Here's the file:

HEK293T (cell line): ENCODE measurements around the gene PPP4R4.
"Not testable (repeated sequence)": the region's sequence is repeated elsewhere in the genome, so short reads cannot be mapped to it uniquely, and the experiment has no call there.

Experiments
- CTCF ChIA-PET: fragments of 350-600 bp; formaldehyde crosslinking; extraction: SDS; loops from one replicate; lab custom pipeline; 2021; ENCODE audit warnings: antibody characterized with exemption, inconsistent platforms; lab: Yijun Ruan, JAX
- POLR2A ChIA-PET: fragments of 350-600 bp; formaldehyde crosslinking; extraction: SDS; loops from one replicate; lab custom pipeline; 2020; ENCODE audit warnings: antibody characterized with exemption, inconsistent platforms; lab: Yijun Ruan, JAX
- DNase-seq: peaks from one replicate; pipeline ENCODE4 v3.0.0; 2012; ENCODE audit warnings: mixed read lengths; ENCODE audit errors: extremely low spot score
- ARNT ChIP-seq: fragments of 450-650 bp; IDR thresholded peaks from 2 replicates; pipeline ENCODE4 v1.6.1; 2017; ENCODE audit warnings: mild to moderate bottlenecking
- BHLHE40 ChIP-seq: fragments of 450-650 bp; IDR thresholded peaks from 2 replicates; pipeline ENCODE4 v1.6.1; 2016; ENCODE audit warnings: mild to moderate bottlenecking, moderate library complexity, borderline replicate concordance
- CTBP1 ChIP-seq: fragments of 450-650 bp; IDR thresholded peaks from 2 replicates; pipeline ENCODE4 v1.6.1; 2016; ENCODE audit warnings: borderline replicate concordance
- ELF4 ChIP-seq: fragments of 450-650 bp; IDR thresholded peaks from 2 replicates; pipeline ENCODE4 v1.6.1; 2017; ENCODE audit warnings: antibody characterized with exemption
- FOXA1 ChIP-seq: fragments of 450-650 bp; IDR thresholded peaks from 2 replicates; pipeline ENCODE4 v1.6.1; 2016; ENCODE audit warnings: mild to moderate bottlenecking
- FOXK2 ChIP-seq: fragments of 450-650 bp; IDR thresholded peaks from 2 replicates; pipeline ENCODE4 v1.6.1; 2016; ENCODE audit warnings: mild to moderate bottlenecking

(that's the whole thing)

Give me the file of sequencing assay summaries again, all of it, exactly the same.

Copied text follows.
HEK293T (cell line): ENCODE measurements around the gene PPP4R4.
"Not testable (repeated sequence)": the region's sequence is repeated elsewhere in the genome, so short reads cannot be mapped to it uniquely, and the experiment has no call there.

Experiments
- CTCF ChIA-PET: fragments of 350-600 bp; formaldehyde crosslinking; extraction: SDS; loops from one replicate; lab custom pipeline; 2021; ENCODE audit warnings: antibody characterized with exemption, inconsistent platforms; lab: Yijun Ruan, JAX
- POLR2A ChIA-PET: fragments of 350-600 bp; formaldehyde crosslinking; extraction: SDS; loops from one replicate; lab custom pipeline; 2020; ENCODE audit warnings: antibody characterized with exemption, inconsistent platforms; lab: Yijun Ruan, JAX
- DNase-seq: peaks from one replicate; pipeline ENCODE4 v3.0.0; 2012; ENCODE audit warnings: mixed read lengths; ENCODE audit errors: extremely low spot score
- ARNT ChIP-seq: fragments of 450-650 bp; IDR thresholded peaks from 2 replicates; pipeline ENCODE4 v1.6.1; 2017; ENCODE audit warnings: mild to moderate bottlenecking
- BHLHE40 ChIP-seq: fragments of 450-650 bp; IDR thresholded peaks from 2 replicates; pipeline ENCODE4 v1.6.1; 2016; ENCODE audit warnings: mild to moderate bottlenecking, moderate library complexity, borderline replicate concordance
- CTBP1 ChIP-seq: fragments of 450-650 bp; IDR thresholded peaks from 2 replicates; pipeline ENCODE4 v1.6.1; 2016; ENCODE audit warnings: borderline replicate concordance
- ELF4 ChIP-seq: fragments of 450-650 bp; IDR thresholded peaks from 2 replicates; pipeline ENCODE4 v1.6.1; 2017; ENCODE audit warnings: antibody characterized with exemption
- FOXA1 ChIP-seq: fragments of 450-650 bp; IDR thresholded peaks from 2 replicates; pipeline ENCODE4 v1.6.1; 2016; ENCODE audit warnings: mild to moderate bottlenecking
- FOXK2 ChIP-seq: fragments of 450-650 bp; IDR thresholded peaks from 2 replicates; pipeline ENCODE4 v1.6.1; 2016; ENCODE audit warnings: mild to moderate bottlenecking